Clark sheriff receives citizenship award from Scouts

Clark County Sheriff Berl Perdue Jr. said he only planned to stay in Winchester for three years.

That was in 1982 shortly after being hired at the Winchester Police Department.

More than three decades later, he calls Clark County home. Tuesday evening, he accepted the Clark County Distinguished Citizen Award from the Boy Scouts for his contributions to the community in the last 35 years.

“I came here in 1982 fresh out of college,” Perdue said. “I didn’t plan to stay but for three years. I wanted to go to Louisville and be a police officer. In three years, I fell in love with the community.”

The Beattyville native is unopposed for his fourth term as sheriff, which follows 25 years at the Winchester Police Department.

“This is where my heart is now,” Perdue said. “The people have been so good to me.”

Marlene Gonzalez, district executive for the Shawnee District of the Bluegrass Council, said Perdue was chosen for the award by a committee including past recipients, board members and community residents.

“Berl has had a role in getting the Explorer program started at the Winchester Police Department,” she said previously. “He and his wife have done so much for the community.”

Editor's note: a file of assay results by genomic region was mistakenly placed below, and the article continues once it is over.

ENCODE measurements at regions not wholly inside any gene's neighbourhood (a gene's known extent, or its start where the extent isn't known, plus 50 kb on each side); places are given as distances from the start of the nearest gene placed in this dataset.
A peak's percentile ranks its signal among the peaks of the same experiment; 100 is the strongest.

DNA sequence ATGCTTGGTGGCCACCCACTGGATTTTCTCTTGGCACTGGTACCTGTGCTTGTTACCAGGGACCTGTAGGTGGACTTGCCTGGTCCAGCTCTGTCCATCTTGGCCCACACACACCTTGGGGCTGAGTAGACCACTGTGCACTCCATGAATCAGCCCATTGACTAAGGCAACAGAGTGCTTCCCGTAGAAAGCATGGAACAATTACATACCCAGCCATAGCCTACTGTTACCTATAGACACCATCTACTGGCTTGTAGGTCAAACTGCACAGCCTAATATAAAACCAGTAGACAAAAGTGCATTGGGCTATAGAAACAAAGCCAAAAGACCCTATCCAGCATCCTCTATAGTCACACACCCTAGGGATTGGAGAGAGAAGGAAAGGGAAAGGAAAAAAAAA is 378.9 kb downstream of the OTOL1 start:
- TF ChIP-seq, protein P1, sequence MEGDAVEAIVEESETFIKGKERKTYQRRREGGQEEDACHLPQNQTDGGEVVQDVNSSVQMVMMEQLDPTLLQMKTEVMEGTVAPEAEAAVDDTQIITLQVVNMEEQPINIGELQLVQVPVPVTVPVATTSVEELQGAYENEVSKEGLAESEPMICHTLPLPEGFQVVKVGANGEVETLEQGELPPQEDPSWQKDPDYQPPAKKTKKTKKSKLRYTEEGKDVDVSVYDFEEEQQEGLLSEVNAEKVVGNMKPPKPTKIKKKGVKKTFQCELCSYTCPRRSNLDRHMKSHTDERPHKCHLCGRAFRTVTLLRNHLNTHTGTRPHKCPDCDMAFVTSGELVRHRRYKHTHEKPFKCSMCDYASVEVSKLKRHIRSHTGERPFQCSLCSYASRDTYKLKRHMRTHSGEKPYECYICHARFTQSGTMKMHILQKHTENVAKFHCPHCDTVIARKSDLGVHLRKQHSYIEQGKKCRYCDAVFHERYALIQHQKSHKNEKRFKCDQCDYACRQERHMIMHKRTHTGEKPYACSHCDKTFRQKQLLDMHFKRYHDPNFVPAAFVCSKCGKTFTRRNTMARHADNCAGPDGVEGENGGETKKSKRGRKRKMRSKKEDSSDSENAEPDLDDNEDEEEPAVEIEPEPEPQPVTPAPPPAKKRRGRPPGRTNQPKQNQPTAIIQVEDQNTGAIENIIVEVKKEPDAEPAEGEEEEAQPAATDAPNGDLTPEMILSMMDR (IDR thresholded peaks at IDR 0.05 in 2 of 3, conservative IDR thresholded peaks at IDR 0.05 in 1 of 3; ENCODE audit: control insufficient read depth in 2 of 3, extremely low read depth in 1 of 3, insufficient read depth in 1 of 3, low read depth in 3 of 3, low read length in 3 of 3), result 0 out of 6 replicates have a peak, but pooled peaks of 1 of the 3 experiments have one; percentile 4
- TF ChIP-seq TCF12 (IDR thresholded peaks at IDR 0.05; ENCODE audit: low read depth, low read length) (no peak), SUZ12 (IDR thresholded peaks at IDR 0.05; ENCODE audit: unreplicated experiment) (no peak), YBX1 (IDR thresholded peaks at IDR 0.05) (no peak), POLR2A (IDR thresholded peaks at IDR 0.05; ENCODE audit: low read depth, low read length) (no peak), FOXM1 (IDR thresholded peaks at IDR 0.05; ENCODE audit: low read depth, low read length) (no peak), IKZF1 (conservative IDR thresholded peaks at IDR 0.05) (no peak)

While with the police department, Perdue said he spent a number of years coaching youth sports programs around Clark County. He also helped start the Shop with a Cop program in Clark County, which is run through the local Fraternal Order of Police lodge.

Perdue said the award was the most special of the recognitions he has received, including being Kentucky Sheriff of the Year in 2008.

“That’s because (this award) comes from Clark County and the Boy Scout council,” he said. “It means I made a difference in the lives of others. That means I did something right and I touched some lives in a positive manner.”

Retired WPD detective Steve Caudill worked with Perdue for the bulk of the last 30 years.

“I can tell you unequivocally that Berl always said, ‘If we don’t have them, we don’t do it,’” Caudill said of his approach to criminal cases. “Our number one goal was to rid our community of crime. If we can’t make a case, that suspect walks. He was always this way.”

“You couldn’t have a better recipient than Berl Perdue,” Clark County Attorney Brian Thomas said before presenting the award Tuesday. “He has honor.”